Consumer Behavior towards alcoholic beverages in China
The following article deals with the alcohol consumption in China based on the research conducted by analyse asia GmbH, using its own online survey tool OMUS. On behalf of the online statistics portal Statista, around 400 consumers in the four first-tier cities Shanghai, Beijing, Guangdong and Shenzhen, were surveyed in the time frame of 2 weeks, between the age 18 and 60.
As we pointed out in our previous article, there is a considerable change in the Chinese drinking culture, since alcoholic beverages were historically reserved for men only. Due to urbanization and gender equality, an increasing demand can be noted. The distribution of alcohol through on and off-sales contributed to this trend in general. Apart from the increasing number of restaurants, clubs and bars, with 48.8% small grocery stores in walking distance were leading the off-sale trades in 2010. 
The rising sales might cheer the heart of every producer and economist, through its positive effect on the GDP. The other side of the coin however is a changing social norm, rather to a negative direction. On the one hand there is a low awareness of the effects alcohol consumption can have, on the other hand, despite the fact that a large part of the population has a low tolerance for alcohol, the importance of drinking ability in business environments is rising. Contrary to other countries, with rising age, alcohol consumption rises as well.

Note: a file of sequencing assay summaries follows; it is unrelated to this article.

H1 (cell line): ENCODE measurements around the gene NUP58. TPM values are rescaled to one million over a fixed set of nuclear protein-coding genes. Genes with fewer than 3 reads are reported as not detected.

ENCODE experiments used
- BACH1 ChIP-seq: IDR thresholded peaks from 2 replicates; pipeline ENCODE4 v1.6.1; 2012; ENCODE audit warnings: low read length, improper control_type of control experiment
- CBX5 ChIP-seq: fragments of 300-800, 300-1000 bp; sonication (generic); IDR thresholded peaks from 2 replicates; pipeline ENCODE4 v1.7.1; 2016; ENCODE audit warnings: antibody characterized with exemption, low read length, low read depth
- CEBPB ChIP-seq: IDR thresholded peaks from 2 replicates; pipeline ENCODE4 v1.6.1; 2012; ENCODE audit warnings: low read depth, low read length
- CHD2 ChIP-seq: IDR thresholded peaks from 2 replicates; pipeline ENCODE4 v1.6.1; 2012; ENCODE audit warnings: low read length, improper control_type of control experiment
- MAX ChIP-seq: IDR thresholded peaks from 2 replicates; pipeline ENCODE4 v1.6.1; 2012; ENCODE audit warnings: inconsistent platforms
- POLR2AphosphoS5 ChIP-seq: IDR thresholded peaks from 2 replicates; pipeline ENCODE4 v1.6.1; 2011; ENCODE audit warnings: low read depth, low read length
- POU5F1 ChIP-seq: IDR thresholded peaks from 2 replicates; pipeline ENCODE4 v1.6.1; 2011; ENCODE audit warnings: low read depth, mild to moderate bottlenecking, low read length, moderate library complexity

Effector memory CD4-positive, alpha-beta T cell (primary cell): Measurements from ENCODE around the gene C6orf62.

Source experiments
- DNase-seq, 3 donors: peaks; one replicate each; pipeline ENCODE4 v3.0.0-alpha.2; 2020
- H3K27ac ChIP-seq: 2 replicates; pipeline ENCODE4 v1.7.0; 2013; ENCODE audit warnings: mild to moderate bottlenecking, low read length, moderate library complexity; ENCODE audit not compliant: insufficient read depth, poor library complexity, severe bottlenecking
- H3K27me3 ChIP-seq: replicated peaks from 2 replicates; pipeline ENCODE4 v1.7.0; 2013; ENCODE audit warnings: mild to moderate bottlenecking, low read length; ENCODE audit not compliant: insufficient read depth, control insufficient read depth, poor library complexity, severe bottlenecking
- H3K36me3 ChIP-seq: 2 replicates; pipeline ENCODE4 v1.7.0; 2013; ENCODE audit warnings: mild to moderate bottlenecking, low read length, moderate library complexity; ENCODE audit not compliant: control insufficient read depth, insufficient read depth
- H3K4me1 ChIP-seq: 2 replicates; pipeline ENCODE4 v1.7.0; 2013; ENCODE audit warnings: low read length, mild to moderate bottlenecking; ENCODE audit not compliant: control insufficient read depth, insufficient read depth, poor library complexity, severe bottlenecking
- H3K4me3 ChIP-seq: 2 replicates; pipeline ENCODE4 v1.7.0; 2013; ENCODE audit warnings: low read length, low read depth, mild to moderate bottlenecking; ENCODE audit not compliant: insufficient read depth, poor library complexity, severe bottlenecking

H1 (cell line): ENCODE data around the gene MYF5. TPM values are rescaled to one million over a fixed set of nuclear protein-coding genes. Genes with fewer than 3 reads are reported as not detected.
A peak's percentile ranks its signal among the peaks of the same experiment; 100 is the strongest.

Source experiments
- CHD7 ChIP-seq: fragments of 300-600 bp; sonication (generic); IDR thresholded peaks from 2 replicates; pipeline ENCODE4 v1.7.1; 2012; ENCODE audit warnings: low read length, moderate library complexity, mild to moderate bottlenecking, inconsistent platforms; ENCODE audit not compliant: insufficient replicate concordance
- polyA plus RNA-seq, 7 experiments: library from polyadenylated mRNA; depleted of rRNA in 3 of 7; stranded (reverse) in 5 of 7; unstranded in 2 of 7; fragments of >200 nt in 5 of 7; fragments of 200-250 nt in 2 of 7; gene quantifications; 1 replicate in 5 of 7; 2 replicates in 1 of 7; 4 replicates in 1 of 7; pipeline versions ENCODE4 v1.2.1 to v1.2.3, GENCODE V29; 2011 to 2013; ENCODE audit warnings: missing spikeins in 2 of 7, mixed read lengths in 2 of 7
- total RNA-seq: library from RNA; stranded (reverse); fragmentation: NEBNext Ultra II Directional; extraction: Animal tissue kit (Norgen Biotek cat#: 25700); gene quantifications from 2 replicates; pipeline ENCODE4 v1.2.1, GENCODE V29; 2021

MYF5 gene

Rising Beer Consumption
Grain-based alcoholic beverages like beer and spirits are popular among Chinese consumers. An interesting aspect however is, that preferences and drinking habits vary in different regions. The results of the research concerning alcohol consumption trend show that with 89% of consumers in Shenzhen and 89% in Guangdong, both first-tier cities are in leading position when it comes to beer. Shanghai, located in the East, is following this trend with 87%. According to the report prepared by the Canadian government in 2010, the general preference for lower-alcohol products, especially in Guangdong, is given as a reason. As opposed to this, in the northern part of China, in this case Beijing, 81% of the consumers drink beer.